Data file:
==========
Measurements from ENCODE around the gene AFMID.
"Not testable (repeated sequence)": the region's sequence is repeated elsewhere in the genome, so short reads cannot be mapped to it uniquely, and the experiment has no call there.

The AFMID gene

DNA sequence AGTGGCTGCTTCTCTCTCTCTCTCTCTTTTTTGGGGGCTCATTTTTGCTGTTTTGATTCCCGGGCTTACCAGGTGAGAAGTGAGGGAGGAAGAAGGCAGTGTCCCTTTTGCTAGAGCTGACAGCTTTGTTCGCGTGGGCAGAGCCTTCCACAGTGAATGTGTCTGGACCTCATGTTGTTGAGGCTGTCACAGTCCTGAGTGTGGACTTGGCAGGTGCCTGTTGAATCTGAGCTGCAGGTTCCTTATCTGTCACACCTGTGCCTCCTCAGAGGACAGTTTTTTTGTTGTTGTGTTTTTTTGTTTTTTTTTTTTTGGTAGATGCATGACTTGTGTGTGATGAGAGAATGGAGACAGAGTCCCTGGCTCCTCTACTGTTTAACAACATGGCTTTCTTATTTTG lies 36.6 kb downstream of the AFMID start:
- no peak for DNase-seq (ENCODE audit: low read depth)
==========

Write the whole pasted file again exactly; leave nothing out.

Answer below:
Measurements from ENCODE around the gene AFMID.
"Not testable (repeated sequence)": the region's sequence is repeated elsewhere in the genome, so short reads cannot be mapped to it uniquely, and the experiment has no call there.

The AFMID gene

DNA sequence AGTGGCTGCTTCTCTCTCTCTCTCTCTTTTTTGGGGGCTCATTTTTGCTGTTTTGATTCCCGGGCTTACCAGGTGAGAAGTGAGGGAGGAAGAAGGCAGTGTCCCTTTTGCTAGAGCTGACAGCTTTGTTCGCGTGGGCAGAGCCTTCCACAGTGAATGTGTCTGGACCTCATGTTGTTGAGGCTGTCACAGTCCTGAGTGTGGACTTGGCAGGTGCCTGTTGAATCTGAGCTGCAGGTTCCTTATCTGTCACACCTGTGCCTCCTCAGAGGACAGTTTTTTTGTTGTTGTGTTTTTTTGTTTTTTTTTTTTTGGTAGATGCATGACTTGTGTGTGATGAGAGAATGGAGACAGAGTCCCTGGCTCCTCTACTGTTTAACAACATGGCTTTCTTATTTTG lies 36.6 kb downstream of the AFMID start:
- no peak for DNase-seq (ENCODE audit: low read depth)